How Board Memberships Enlighten

By Deborah Huso

Gain valuable business insights through roles in professional and community organizations

John Hardin has been volunteering his time for professional, educational and community service organizations since the early 1970s. A Danville, Ind., producer with 2,400 acres of corn and soybeans and 12,000 hogs, Hardin has found his participation on organizational boards a critical part of his professional development. 

board_table“When you get on organizational boards, you have a lot more opportunity to learn about issues that affect your industry,” says Hardin, former president of the National Pork Producers Council and a trustee of Purdue University. 

Hardin started getting involved as a young farmer, joining his local pork producers association and serving as president of his local Farm Bureau chapter. He participated on the land use plan committee for Hendricks County, which has grown from 40,000 people to 125,000 in the last 40 years. That enabled him to preserve agricultural land in his community, a role he also plays on the American Farmland Trust board. 

“Our farm gains more value and becomes more resilient because the people that I meet on these boards are often leaders in innovation. They constantly test you,” Hardin says. Organizational membership has always played a role in agricultural communities, adds Dr. Sonny Ramaswamy, director, USDA—National Institute of Food and Agriculture. The National Grange, a fraternal organization that advocates for agriculture, is a prime example. 

“Farmers tend to be a group of individuals that know the value of science,” Ramaswamy explains.  “They look for information that will be beneficial to their production practices, and because of that, participating in various organizations allows them to learn from neighbors and share the latest knowledge.”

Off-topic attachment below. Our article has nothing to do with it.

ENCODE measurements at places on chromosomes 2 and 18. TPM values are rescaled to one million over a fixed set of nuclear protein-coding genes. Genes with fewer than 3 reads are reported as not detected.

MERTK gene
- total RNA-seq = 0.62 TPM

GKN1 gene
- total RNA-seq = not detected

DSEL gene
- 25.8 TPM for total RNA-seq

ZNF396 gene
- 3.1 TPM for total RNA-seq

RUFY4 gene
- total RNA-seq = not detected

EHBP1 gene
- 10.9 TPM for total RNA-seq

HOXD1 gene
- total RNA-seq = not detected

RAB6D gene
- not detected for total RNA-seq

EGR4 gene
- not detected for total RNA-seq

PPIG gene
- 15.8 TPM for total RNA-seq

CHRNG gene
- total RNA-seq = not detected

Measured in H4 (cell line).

Remain Involved. In the past few years, farmers have started to see that if they don’t serve on community boards, they’ll lose control of what happens to land, Hardin explains. He points to producers’ influence on establishing right-to-farm bills. 

“Farmers don’t want to see arable land subdivided,” Ramaswamy adds. “They are learning to be part of the decision-making.”

Additionally, professional organizations, such as commodity boards, allow producers to travel abroad to see what farmers are doing in Australia, Asia and South America. 

“Producers tend to be a stoic lot that likes to get work done quietly,” Ramaswamy says. “But boards can teach you to network.”

Take the case of Bill Dawson, a row-crop producer near Heathsville, Va., whose membership in the Virginia Crop Growers Association connected him to a distillery looking for a grain producer to grow and clean barley for malting. The result was a value-added business for Dawson, owner of the company Bay’s Best Feed. Today, barley production for distilleries accounts for 15% of his business. 


Put Service First To Get Started

Producers who have never served on a board should begin at the local level, advises John Hardin, corn, soybean and hog producer, Danville, Ind. “You just have to show up and act interested,” he explains. “Ask hard questions.”

Join organizations with a sense of service, adds Dr. Sonny Ramaswamy of USDA—National Institute of Food and Agriculture. “Don’t go into it with the attitude of ‘what is this going to do for me?’” he says. Most producers are surprised by the array of people they meet, including bankers, insurance agents and other business owners, all of whom can provide insights on how to become a better manager.

“Serving will broaden the way you think about things,” Hardin relays. “Plus, it makes for a much richer, more interesting life.”

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